T&T Securities and Exchange Commission
THE New Year is still in its infancy and this week’s article focuses on an area that can be categorised as being in a similar state: smart contracts. More specifically, what exactly are smart contracts and do they have any place in the global securities markets? This is a burgeoning area that is capturing the attention of investors and regulators. Smart contracts are an inextricable component of the fintech revolution and will impact local and regional capital markets.
In their 2020 article, “An overview on smart contracts: Challenges, advances and platforms”; Zheng et al argued that smart contract technology is reshaping conventional industry and business processes.
Pioneering global technology giant, IBM, defined them as “programs (ie computer) stored on a blockchain that run when predetermined conditions are met. They typically are used to automate the execution of an agreement so that all participants can be immediately certain of the outcome, without any intermediary’s involvement or time loss”. IBM further iterated that smart contracts can also be used to automate a workflow which triggers the next action when conditions are met.
There are two broad categories of smart contracts as identified in Figure 1 below: Smart Contract Code and Smart Legal Contract. They both must have a defined start as well as defined events which signal the end of the contract. The main difference between the two, as discussed in the Payments Journal newsletter, is that while the former relates to the computer programming code, the latter is “a legally binding agreement that is digital and able to connect its terms and the performance of its obligations to external sources of data and software systems.”
Another key feature of smart legal contracts is that the natural language contract will prevail when there is inconsistency with the code. As a legally binding contract, all the usual dispute resolution mechanisms (e.g. courts and arbitration) will be available should an issue arise. This however, is not available for smart contract code.
The reader must be asking, why would the average investor be affected by this phenomenon? The simple fact is that Blockchain technology and its smart contract component can disrupt established industries such as banking/payments and capital markets (especially its trading/clearing/settlement processes).
Figure 2 below represents what current clearing & settlement looks like. With the use of Blockchain technology, most of these processes and intermediaries may be repurposed or eliminated.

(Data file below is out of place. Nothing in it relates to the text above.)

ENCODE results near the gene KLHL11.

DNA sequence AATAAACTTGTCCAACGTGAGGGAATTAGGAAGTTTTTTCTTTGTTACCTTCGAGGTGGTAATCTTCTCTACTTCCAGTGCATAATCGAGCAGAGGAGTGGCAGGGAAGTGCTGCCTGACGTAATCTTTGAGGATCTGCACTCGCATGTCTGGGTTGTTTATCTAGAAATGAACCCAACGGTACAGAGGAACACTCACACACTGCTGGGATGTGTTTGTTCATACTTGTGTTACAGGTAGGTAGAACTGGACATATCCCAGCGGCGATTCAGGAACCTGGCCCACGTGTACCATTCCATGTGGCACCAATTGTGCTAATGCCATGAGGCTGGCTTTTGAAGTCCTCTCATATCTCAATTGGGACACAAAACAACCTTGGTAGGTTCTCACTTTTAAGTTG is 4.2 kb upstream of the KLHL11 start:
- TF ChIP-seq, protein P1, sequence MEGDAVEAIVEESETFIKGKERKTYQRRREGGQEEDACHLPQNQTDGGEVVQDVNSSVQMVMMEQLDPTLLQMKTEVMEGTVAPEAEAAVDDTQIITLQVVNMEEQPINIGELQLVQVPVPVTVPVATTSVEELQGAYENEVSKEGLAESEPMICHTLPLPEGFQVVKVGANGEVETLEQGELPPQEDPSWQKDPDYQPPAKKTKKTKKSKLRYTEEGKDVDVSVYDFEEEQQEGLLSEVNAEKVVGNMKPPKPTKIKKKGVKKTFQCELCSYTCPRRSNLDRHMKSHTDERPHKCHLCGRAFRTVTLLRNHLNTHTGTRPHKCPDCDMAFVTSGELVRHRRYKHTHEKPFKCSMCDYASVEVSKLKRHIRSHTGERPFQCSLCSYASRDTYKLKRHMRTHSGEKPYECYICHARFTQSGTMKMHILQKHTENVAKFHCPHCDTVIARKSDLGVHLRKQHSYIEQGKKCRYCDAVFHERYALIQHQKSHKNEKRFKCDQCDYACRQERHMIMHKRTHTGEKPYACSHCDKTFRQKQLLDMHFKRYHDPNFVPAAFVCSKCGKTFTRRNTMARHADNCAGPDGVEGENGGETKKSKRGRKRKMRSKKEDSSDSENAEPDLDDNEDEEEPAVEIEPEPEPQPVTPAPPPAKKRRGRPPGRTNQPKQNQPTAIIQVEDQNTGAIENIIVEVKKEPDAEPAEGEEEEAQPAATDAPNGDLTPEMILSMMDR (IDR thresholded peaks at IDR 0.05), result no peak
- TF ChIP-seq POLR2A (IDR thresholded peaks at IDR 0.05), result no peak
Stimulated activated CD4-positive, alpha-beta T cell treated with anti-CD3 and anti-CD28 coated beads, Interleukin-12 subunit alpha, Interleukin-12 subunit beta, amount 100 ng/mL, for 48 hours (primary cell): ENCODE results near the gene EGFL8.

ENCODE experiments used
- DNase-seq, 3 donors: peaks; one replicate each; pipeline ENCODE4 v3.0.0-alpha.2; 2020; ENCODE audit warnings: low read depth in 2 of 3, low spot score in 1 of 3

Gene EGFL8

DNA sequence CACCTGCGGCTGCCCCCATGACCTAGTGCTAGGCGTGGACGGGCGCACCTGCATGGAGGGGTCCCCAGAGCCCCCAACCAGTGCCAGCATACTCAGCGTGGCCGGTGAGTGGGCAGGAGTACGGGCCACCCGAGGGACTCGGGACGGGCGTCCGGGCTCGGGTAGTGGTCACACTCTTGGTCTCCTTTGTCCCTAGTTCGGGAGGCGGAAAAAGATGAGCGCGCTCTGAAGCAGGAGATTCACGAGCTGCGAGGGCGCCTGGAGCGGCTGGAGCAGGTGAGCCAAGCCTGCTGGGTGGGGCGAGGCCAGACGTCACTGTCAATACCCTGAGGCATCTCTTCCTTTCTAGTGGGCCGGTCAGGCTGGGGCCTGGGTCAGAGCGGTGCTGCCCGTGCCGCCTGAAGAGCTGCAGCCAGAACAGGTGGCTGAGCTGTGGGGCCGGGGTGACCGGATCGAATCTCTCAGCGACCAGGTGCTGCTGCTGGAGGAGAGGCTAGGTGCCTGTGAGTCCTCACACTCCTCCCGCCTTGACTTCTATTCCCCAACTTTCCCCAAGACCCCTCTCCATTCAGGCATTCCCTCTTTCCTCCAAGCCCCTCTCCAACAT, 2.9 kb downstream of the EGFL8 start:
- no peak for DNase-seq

Much discussion is required before these types of entities make the switch to Blockchain. As outlined by GS Labs (see https://www.gslab.com/blogs/blockchain-capital-markets), there are some questions market actors should consider if they should seek to adopt blockchain in their clearing and settlement processes:
• Would clearing be faster, thus allowing more trades in a shorter time?
• Would the blockchain lower counterparty risks (i.e. the likelihood that the other party in the transaction may not fulfill its obligations under the agreement)?
• Would it reduce or eliminate the clearing fees for trading parties?
• Would settlement be faster?
• Would the blockchain reduce the collateral requirements?
• Would the collateral be released faster, achieving optimisation of capital?
One of the main drawbacks for clearing and settlement firms considering changing to blockchain implementation, would be the possible incurrence of a heavy increase in computation infrastructure and computation cost. Despite this, the benefit gained is that the upgrade will enable the faster clearing of trades. Furthermore, the blockchain for clearing and settlement would have to be permission-based as it cannot be opened to the public.
This would thus require the network be restricted to the key entities: clearing firms, brokers, clearing houses and custodians.
The Trinidad and Tobago Securities and Exchange Commission (TTSEC) looks forward to its registrants finding innovative ways to improve internal processes and enhancing services provided to investors.
The TTSEC encourages local investors to keep abreast of developing trends within the global capital markets. We welcome any innovation that enables fairness, efficiency and transparency in the markets under our regulatory remit. For more information on the securities market and the role and functions of the TTSEC, please visit our corporate website at www.ttsec.org.tt. To become a smart investor, download our Investor Protection Mobile Application via the Google Play and Apple Stores. You can also take the investor education online course on our investor education website, www.investucatett.com, and test your knowledge in our interactive investing game InvestorQuestTT at www.investorquest-tt.com, and remember, to connect with us via Facebook; Twitter, Instagram, LinkedIn or You Tube.